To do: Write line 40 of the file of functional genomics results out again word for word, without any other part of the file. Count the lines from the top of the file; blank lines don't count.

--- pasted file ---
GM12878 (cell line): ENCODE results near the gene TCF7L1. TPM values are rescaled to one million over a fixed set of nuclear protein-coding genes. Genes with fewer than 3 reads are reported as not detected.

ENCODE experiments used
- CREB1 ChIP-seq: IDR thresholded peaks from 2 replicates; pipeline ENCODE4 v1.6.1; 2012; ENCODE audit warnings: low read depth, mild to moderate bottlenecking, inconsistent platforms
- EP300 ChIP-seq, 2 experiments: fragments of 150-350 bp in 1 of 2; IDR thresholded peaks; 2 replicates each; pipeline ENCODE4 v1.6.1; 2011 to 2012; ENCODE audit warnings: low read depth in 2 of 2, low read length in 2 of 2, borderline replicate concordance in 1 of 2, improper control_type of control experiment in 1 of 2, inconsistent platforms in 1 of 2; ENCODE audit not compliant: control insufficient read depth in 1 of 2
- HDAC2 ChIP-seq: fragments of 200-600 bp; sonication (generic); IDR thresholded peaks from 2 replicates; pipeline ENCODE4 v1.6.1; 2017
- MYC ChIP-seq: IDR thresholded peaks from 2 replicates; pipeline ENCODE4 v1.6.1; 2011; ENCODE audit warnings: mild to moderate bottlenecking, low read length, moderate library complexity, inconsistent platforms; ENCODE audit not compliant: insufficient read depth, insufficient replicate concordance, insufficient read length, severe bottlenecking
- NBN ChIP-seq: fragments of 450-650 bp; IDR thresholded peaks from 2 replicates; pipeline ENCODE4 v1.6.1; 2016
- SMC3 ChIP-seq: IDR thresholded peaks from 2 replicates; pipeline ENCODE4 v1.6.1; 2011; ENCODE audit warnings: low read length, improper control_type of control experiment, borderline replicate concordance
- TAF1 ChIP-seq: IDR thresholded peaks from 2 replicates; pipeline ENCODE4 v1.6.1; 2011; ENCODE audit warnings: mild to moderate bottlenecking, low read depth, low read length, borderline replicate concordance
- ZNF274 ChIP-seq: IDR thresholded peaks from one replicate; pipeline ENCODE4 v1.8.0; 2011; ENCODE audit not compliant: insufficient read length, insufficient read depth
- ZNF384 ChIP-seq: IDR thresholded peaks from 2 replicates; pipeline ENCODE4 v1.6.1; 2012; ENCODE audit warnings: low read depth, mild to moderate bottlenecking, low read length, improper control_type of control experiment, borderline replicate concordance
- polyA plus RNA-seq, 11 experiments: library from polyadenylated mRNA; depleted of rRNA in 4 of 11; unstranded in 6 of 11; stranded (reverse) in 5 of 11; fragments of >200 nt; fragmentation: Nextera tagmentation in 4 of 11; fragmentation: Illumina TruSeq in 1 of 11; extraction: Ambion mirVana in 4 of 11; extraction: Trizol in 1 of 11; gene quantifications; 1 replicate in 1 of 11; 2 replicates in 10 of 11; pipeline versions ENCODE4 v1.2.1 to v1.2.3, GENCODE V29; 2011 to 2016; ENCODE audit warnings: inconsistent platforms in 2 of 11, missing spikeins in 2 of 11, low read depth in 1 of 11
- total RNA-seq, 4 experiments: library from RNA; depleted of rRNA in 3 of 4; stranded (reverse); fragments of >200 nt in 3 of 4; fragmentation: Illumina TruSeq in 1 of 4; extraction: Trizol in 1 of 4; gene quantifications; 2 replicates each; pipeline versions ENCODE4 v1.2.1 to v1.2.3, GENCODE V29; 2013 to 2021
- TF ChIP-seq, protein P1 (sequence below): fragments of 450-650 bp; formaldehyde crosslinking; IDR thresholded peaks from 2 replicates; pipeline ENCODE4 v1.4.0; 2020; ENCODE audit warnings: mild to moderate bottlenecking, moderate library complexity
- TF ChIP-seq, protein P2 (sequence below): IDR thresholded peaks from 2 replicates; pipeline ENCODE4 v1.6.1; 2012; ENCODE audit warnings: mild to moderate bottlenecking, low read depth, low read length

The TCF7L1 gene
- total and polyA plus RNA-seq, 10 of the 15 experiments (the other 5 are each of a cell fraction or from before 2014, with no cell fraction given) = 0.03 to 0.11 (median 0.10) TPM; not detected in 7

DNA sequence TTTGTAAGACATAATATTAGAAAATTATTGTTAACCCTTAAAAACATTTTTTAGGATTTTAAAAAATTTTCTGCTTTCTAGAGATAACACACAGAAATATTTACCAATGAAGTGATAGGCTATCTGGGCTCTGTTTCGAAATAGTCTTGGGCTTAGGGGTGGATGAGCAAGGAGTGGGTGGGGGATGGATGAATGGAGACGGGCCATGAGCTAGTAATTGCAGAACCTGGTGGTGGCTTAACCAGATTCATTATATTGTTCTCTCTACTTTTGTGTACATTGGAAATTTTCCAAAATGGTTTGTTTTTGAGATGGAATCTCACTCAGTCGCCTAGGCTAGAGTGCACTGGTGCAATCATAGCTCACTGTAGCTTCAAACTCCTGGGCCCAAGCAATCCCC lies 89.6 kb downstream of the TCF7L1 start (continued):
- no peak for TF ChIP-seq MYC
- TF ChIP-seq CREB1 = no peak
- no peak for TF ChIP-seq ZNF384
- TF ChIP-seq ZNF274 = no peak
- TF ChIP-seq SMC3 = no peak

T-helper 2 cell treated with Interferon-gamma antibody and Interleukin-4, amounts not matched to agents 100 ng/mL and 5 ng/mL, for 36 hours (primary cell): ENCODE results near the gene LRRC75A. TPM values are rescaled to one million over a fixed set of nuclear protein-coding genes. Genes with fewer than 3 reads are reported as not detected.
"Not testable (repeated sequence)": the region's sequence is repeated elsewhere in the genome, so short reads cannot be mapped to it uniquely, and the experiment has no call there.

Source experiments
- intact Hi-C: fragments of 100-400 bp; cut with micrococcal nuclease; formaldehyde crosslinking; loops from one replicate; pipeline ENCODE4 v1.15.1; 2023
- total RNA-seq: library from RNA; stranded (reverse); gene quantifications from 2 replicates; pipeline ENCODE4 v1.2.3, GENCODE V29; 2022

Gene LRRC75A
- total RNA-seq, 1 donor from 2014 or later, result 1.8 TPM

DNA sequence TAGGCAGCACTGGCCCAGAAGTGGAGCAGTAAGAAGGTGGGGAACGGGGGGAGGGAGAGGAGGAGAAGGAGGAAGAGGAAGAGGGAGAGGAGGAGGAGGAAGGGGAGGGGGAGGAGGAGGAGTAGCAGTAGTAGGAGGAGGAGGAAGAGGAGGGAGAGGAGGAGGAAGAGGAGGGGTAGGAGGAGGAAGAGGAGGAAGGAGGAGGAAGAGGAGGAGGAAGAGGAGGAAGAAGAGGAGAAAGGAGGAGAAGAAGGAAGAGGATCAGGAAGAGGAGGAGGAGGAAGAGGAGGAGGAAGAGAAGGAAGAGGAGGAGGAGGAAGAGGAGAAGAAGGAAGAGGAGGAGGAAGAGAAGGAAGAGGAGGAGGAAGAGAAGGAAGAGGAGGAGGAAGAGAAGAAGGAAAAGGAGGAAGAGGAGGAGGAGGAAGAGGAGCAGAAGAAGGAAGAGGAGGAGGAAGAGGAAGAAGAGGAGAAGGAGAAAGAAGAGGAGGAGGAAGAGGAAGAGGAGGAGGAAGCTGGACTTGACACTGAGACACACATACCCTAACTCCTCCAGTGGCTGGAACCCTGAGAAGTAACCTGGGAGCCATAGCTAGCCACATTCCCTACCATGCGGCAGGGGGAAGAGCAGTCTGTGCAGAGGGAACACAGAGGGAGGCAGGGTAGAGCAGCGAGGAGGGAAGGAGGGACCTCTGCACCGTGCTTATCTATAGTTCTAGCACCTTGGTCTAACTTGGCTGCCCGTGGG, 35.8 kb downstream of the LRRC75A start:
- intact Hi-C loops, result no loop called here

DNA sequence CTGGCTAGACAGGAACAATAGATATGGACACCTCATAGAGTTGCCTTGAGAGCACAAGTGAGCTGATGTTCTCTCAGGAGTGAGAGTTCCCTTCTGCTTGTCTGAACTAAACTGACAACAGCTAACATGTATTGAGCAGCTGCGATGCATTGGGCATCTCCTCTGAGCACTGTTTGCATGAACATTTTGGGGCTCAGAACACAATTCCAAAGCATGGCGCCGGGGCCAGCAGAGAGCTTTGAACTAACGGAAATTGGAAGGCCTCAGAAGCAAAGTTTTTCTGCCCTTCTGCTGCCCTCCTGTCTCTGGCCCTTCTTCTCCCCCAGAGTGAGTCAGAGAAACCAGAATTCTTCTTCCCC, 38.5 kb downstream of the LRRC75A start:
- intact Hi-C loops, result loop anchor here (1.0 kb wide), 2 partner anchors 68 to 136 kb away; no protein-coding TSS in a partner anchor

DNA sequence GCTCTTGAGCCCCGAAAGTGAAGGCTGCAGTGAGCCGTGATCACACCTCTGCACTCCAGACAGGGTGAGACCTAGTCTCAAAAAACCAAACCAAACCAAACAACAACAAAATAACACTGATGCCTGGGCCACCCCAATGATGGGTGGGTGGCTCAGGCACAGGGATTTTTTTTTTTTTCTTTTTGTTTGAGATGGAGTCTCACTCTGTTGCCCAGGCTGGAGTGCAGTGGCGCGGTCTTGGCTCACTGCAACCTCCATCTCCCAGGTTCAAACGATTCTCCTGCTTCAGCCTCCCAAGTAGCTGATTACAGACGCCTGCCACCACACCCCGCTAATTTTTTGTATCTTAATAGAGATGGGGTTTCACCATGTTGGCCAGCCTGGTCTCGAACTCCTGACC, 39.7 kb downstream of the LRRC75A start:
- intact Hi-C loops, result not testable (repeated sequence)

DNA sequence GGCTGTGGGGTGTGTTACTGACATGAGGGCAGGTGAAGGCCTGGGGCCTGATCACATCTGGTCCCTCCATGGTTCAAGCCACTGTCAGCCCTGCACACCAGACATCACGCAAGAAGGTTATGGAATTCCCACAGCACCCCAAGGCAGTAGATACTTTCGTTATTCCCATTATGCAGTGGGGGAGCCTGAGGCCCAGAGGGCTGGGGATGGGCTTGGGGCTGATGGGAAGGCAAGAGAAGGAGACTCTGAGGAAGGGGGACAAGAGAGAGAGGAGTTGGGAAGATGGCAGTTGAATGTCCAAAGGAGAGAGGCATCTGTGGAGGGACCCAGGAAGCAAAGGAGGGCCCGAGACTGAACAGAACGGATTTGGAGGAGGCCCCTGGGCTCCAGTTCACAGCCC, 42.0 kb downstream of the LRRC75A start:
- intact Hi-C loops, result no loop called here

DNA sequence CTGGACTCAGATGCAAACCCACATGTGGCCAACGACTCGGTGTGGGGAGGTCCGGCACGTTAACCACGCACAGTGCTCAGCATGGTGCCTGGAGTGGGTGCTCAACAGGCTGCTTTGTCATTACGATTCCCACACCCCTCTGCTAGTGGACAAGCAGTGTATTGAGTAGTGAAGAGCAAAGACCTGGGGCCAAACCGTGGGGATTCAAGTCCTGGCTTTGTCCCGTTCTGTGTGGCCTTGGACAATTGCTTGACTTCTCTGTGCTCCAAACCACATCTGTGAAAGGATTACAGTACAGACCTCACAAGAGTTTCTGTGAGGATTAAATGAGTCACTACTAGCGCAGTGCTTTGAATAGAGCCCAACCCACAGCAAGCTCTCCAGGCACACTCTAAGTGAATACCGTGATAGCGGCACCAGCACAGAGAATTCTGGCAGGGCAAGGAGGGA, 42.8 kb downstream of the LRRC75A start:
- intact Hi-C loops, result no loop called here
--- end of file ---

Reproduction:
- intact Hi-C loops, result no loop called here